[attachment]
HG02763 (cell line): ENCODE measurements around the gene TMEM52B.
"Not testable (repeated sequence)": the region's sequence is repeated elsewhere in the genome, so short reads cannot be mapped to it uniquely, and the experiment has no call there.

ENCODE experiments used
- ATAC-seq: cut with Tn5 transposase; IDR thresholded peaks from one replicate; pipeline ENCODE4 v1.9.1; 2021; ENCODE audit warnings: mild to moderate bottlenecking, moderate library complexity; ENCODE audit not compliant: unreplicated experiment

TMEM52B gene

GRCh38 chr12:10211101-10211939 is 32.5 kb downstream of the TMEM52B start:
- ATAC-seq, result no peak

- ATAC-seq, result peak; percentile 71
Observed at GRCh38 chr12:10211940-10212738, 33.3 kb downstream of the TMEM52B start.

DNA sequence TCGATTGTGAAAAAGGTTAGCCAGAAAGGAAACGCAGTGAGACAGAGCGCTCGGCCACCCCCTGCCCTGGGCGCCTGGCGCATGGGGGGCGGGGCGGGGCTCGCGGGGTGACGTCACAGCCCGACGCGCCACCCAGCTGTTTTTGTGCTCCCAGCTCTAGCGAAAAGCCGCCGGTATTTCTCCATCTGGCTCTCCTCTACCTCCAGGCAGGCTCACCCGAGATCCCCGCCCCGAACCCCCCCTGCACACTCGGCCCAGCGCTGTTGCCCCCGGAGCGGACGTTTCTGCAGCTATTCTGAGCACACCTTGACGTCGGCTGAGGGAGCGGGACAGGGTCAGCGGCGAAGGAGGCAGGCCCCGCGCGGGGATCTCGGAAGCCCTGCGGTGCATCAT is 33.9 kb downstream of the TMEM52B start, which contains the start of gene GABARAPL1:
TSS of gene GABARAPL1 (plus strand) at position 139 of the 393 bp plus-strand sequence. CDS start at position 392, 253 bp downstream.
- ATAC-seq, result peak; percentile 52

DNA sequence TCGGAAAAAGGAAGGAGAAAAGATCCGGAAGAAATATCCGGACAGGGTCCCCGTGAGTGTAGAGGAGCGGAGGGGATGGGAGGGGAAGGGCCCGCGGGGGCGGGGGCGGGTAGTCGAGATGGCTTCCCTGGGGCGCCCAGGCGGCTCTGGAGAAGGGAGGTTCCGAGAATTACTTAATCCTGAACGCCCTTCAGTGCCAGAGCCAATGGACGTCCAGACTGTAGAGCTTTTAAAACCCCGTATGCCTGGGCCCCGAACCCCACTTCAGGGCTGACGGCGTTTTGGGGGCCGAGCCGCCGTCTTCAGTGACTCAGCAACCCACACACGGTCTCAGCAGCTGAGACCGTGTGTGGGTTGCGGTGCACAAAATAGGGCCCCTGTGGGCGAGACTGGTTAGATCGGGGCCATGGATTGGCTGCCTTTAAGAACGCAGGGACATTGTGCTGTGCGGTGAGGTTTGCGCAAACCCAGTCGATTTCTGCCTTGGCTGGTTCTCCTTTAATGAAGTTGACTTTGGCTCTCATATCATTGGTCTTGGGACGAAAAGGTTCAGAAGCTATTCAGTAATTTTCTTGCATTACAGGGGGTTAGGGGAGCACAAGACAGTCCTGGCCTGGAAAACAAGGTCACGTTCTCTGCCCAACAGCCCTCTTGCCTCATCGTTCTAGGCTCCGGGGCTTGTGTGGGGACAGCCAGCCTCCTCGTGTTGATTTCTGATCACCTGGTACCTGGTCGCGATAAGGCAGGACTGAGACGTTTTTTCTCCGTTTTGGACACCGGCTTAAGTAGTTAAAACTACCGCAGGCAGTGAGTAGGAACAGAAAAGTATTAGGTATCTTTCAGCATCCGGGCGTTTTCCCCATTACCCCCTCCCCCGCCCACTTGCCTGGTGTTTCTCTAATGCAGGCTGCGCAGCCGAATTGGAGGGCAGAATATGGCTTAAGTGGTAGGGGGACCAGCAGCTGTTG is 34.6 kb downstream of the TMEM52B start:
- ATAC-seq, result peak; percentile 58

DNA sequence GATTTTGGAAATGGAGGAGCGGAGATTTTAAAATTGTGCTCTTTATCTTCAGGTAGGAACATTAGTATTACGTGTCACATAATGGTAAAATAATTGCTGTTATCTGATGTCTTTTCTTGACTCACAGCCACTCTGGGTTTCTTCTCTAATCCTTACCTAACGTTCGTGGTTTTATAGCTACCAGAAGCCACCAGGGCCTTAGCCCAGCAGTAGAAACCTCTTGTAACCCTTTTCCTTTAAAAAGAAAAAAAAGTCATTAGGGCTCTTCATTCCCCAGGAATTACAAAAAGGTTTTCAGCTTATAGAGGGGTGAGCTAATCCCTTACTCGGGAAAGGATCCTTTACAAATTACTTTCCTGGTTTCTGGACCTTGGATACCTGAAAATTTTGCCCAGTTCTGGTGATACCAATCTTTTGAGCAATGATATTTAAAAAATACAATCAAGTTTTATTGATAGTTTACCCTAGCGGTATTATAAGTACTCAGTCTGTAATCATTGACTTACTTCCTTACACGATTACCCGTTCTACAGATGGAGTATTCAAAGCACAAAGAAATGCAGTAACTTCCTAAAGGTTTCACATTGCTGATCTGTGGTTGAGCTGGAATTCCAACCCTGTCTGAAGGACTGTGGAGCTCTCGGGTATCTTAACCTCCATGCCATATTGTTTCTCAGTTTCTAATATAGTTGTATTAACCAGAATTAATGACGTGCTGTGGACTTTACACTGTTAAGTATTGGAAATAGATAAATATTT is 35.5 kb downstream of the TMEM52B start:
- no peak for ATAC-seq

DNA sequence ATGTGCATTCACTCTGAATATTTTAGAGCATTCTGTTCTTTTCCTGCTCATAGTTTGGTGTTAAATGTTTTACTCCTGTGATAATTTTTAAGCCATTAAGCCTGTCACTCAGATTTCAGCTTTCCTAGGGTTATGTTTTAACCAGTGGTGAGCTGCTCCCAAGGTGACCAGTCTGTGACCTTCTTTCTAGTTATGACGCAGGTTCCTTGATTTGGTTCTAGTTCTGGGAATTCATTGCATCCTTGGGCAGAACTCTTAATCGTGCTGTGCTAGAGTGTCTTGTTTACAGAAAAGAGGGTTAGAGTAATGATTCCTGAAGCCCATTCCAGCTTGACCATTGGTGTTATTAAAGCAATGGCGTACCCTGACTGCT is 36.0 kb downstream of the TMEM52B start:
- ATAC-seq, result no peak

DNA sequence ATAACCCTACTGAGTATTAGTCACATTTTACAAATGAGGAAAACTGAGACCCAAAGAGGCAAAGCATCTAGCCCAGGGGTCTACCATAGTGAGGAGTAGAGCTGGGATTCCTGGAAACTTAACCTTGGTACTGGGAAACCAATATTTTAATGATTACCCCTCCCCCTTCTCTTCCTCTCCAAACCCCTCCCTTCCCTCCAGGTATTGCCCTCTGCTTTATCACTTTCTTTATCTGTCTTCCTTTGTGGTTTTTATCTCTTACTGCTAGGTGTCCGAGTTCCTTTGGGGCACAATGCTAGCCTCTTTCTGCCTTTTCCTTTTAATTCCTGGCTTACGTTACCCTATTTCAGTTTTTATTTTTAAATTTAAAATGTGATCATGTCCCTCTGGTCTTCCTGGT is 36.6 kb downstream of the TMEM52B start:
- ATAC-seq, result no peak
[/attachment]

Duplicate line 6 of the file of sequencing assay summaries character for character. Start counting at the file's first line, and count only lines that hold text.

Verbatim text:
GRCh38 chr12:10211101-10211939 is 32.5 kb downstream of the TMEM52B start: